Goodreads - https://www.goodreads.com/book/show/35654194-captivated-by-the-she-wolf


BookBub - https://www.bookbub.com/books/captivated-by-the-she-wolf-by-kristal-hollis


Riffle - https://www.rifflebooks.com/books/1036334


BookLikes - http://booklikes.com/captivated-by-the-she-wolf-kristal-hollis/book,13996917


GBooks - https://books.google.com/books?id=icoqDwAAQBAJ&printsec=frontcover&dq=kristal+hollis+captivated+by+the+she-wolf&hl=en&sa=X&ved=0ahUKEwilsLr4tabgAhUGCawKHZPLBUYQ6AEIKjAA


Romance.io - https://www.romance.io/books/5b5b81f201dbc864fb8d2561/captivated-by-the-shewolf-kristal-hollis






Captivated by the She-Wolf is the 4th book in the Wahyas of Walker's Run series.

Nestled in the foothills of the Appalachian Mountains, Walker’s Run is a beautiful vacation destination for humans of all ages. It’s also home to a pack of Wahyas—an ancient species of wolf people. Although they maintain a peaceful, covert co-existence with their human neighbors, the call of the wild is never far from their hearts.


Author - https://kristalhollis.com/the-wahyas-of-walkers-run/


Goodreads - https://www.goodreads.com/series/181947-the-wahyas-of-walker-s-run


Amazon - https://www.amazon.com/gp/product/B0711J51BX?ref=series_rw_dp_labf



1 Awakened by the Wolf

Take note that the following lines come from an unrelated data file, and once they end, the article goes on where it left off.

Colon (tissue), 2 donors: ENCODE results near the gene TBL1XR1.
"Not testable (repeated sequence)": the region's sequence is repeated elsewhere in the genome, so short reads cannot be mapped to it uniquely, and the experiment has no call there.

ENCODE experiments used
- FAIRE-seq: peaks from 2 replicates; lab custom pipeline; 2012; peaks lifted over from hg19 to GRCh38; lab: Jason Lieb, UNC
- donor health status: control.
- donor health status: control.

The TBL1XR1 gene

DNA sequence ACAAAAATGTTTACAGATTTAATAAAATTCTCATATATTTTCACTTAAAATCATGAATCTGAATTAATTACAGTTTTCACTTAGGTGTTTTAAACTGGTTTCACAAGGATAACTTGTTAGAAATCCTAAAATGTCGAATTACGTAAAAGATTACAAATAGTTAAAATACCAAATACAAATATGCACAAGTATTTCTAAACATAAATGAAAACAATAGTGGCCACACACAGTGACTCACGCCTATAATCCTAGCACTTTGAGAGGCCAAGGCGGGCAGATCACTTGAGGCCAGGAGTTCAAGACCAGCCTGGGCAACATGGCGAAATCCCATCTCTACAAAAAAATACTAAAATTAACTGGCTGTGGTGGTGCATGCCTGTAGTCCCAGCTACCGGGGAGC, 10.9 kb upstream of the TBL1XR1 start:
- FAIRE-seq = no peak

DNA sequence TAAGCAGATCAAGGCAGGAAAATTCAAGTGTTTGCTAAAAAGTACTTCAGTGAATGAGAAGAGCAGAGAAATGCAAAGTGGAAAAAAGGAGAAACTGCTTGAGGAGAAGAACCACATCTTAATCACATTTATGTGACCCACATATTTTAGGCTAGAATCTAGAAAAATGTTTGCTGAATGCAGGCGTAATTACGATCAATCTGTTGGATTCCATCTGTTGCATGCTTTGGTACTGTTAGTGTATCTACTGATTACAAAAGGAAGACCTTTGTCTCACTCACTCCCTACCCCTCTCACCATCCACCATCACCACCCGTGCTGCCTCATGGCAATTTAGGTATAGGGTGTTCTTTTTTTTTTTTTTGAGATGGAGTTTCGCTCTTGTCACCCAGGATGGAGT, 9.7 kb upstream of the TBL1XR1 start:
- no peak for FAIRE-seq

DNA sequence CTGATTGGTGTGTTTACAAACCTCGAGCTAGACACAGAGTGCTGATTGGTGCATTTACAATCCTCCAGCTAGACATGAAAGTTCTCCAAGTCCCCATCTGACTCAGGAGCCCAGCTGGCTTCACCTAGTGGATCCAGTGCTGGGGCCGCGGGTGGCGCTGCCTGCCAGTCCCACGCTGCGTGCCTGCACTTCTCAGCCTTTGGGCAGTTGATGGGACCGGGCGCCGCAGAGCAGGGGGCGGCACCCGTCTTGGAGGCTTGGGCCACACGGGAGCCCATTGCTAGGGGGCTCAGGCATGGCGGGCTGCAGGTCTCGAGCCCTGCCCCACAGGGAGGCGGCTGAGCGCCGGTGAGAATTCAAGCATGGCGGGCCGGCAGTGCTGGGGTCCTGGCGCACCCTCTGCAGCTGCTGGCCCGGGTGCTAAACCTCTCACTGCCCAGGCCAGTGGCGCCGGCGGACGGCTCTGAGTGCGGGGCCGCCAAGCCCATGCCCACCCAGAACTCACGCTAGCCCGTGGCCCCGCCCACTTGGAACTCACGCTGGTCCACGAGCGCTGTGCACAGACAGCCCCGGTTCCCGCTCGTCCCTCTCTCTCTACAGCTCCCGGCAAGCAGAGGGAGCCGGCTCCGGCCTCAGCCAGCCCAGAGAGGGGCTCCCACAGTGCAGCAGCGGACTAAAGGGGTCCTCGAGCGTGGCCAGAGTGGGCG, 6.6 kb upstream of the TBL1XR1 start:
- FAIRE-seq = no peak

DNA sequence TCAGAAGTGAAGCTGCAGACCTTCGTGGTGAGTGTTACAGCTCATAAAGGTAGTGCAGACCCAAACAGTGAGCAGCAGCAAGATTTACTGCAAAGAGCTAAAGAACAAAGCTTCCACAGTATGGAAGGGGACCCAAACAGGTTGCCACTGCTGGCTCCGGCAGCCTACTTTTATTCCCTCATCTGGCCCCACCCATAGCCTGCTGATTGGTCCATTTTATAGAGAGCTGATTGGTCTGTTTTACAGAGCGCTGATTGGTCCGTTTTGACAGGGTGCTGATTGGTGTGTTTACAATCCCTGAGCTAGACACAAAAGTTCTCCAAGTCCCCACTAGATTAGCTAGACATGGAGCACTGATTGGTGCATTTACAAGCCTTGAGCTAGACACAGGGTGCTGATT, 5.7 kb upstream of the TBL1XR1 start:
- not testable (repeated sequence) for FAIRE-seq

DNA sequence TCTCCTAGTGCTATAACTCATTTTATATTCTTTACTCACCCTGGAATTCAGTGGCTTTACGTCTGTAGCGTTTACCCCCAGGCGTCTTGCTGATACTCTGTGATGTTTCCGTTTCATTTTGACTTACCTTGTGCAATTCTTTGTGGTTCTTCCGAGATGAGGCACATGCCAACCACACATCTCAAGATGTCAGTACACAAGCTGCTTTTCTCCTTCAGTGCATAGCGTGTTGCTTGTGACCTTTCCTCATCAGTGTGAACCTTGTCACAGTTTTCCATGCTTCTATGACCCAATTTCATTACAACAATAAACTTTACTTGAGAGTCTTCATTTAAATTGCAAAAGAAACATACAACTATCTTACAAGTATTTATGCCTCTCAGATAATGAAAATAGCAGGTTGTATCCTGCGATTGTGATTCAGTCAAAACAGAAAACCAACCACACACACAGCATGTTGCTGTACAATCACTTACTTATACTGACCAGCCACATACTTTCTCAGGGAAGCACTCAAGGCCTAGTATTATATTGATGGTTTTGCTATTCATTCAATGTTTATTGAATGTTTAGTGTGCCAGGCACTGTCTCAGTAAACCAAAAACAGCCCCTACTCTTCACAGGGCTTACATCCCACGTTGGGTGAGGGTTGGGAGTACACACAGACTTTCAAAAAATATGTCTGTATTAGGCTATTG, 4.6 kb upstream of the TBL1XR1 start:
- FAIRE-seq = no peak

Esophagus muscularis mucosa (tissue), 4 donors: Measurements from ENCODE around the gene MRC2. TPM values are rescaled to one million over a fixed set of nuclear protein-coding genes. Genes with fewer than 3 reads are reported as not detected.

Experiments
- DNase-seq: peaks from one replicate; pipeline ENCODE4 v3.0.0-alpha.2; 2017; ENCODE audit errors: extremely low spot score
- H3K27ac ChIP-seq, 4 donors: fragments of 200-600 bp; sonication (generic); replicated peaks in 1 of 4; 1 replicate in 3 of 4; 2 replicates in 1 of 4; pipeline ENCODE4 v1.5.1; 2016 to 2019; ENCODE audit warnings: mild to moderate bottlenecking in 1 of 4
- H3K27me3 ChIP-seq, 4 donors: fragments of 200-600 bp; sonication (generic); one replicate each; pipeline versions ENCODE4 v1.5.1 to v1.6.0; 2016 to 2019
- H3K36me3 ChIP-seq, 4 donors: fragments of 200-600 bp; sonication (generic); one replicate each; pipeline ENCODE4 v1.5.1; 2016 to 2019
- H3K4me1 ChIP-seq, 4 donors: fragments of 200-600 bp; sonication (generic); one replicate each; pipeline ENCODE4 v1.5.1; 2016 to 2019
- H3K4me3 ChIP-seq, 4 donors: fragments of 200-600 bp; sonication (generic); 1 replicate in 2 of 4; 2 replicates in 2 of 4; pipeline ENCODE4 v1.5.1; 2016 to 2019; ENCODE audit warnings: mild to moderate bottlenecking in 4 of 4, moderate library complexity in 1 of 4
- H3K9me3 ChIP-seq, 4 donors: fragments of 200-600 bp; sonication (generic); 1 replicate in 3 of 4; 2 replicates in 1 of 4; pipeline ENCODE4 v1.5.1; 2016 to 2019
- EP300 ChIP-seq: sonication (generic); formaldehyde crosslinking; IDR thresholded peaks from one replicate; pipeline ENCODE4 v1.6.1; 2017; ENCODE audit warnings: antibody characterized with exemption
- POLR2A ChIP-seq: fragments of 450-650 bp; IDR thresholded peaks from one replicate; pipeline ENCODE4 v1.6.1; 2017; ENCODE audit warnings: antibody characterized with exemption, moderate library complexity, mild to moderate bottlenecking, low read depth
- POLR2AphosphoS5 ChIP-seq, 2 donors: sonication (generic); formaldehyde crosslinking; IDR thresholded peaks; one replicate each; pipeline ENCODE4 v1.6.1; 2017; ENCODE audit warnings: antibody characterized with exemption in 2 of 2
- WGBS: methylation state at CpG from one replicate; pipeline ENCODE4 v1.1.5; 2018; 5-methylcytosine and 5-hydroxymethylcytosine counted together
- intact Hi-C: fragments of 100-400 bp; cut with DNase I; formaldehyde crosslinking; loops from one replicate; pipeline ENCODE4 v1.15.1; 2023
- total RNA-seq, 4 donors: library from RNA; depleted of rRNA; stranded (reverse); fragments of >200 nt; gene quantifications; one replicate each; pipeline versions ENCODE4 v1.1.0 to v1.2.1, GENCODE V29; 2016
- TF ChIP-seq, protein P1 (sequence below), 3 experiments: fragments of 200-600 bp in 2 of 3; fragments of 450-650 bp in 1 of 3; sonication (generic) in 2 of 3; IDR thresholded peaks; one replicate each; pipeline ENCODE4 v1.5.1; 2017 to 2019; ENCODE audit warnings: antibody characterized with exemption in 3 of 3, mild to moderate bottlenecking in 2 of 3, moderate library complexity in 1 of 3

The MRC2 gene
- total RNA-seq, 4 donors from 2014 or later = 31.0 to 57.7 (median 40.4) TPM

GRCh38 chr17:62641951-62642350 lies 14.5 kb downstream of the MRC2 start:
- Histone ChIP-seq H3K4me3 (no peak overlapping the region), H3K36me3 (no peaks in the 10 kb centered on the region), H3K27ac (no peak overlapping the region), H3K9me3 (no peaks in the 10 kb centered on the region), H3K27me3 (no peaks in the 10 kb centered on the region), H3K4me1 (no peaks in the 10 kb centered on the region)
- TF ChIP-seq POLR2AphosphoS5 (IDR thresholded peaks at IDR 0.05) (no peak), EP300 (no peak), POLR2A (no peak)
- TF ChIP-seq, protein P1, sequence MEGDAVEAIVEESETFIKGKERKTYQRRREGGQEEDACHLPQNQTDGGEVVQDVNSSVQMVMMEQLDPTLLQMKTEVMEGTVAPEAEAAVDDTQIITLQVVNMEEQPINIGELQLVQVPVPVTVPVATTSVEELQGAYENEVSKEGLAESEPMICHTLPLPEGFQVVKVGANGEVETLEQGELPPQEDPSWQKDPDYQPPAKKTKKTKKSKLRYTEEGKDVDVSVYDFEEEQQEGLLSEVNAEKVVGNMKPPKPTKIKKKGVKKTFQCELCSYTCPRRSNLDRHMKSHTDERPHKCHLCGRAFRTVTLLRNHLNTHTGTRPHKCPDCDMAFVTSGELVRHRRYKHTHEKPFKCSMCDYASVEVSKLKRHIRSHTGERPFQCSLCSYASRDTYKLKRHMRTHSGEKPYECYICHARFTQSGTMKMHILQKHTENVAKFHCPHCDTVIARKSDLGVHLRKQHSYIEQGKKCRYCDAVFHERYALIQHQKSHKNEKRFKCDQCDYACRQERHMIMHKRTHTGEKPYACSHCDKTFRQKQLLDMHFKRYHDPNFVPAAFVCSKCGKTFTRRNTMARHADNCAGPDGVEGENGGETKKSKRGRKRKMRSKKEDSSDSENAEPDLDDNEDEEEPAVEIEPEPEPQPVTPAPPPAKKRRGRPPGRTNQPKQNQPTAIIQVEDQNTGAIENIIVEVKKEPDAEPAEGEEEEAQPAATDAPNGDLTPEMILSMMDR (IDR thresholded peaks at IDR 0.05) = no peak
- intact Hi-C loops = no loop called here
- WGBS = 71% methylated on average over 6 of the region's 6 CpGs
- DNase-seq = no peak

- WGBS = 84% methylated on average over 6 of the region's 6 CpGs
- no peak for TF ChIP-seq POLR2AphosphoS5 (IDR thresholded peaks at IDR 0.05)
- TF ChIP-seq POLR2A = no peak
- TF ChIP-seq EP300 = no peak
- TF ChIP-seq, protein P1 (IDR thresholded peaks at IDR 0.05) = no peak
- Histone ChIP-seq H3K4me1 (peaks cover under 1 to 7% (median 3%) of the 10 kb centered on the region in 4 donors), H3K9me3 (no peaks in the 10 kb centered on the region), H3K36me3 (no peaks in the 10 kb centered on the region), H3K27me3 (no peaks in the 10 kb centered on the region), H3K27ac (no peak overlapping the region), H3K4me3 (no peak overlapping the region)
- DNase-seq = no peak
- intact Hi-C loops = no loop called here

2 Rescued by the Wolf
3 Charmed by the Wolf
4 Captivated by the She-Wolf
5 Tamed by the She-Wolf



The Wahyas & Mer of Bellamar


Author - https://kristalhollis.com/books/the-wahyas-and-mer-of-bella-del-mar/


Enchanted by the Sea-Wolf Coming 2019

Tempted by the Reluctant Wolf Coming 2019

Mesmerized by the She-Wolf Coming 2019





AVAILABLE in print or ebook


Harlequin - https://www.harlequin.com/shop/books/9781488094101_captivated-by-the-she-wolf.html


Amazon - http://books2read.com/u/bMQqx8


iBooks - http://ads.harpercollins.com/hqnweb?isbn=9781488094101&retailer=apple


B&N - http://ads.harpercollins.com/hqnweb?isbn=9781488094101&retailer=barnesandnoble


GPlay - http://ads.harpercollins.com/hqnweb?isbn=9781488094101&retailer=googleplay


Kobo - http://ads.harpercollins.com/hqnweb?isbn=9781488094101&retailer=kobo







Kristal Hollis grew up in a rural, South Florida community sandwiched between cane fields, orange groves, and a big lake. Her books showcase small towns, family drama, bad guys who get their comeuppance and an emotionally satisfying romance for the main characters.